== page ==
Samsung kills off the controversial Galaxy Note7

The unprecedented just happened. A report coming from Bloomberg today announced that Samsung has officially pulled the plug off its controversial Galaxy Note 7 phablet.

The measure is a drastic one, but given the current situation, we don’t see how the Galaxy Note7 could ever bounce back. Samsung has taken a major hit in credibility and this desperate attempt at damage control proves in what precarious situation the phone maker finds itself in.

It’s a fiasco that will probably go down in history and won’t be easily forgotten. This news arrives shortly after Samsung released a statement where it explicitly asked users to “power down and stop using” the original Galaxy Note 7 or the replacement Galaxy Note 7 and “take advantage of the remedies available”. The Korean tech giant also requested that global partners stop sales of the phablets in question.

The Galaxy Note7 was supposed to be Samsung’s almighty weapon in battling Apple’s new iPhone host during the upcoming holiday season. Now all the effort that went into building this premium handset is going down the drain.

Considered one of the world’s top smartphone makers, Samsung has had a rough couple of months. Shortly after the Galaxy Note7 made its way onto the market, reports started flooding in that the phone’s battery was prone to overheating and catching fire.

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Samsung quickly issued a global recall and offered replacement Galaxy Note7 phones, but the crisis was far from being over and forgotten.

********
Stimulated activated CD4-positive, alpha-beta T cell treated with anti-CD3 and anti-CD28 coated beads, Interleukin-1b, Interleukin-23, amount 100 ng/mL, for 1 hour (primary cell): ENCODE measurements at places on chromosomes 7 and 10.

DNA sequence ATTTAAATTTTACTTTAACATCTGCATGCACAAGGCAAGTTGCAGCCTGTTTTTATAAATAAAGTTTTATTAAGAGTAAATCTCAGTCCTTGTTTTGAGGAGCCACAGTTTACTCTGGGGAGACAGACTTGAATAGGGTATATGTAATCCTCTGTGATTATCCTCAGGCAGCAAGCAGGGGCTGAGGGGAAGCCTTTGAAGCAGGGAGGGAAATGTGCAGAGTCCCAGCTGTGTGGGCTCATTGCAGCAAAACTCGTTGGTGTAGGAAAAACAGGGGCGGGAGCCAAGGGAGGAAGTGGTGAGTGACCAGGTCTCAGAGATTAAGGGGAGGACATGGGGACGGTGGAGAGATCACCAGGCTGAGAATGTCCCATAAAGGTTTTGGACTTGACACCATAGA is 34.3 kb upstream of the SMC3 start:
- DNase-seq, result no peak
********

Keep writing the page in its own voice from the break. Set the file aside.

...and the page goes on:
In the last few weeks, we have been bombarded by news of smoking, exploding replacement Galaxy Note7 units. One phone almost blew up in the pocket of a passenger traveling onboard a Southwest Airlines flight from Louisville, KY. Another started smoking in the hand of a thirteen-year-old teenager, who luckily managed to drop it to the ground quickly enough.

In the wake of all unfortunate these events, Samsung found itself under immense pressure. Earlier this week it said it was working with the US Consumer Product Safety Commission to investigate the problem, but now it seems the Korean giant has decided a more drastic approach is called for.

The effects of the Galaxy Note7 fiasco are already visible, as Samsung shares fell 8% Tuesday thus shaving off approximately $17 billion market value.

While this news might come as a blow to Samsung enthusiasts and supporters, it seems inadmissible that a company of Samsung’s caliber and notoriety was careless enough to put a product so potentially dangerous as the Galaxy Note7, on the market. Are the days of good old fashion, strict quality control over and done? We certainly hope not.

EDIT: Samsung has issued an official statment for CNBC:

“For the benefit of consumers’ safety, we have stopped sales and exchanges of the Galaxy Note 7 and have consequently decided to stop production.”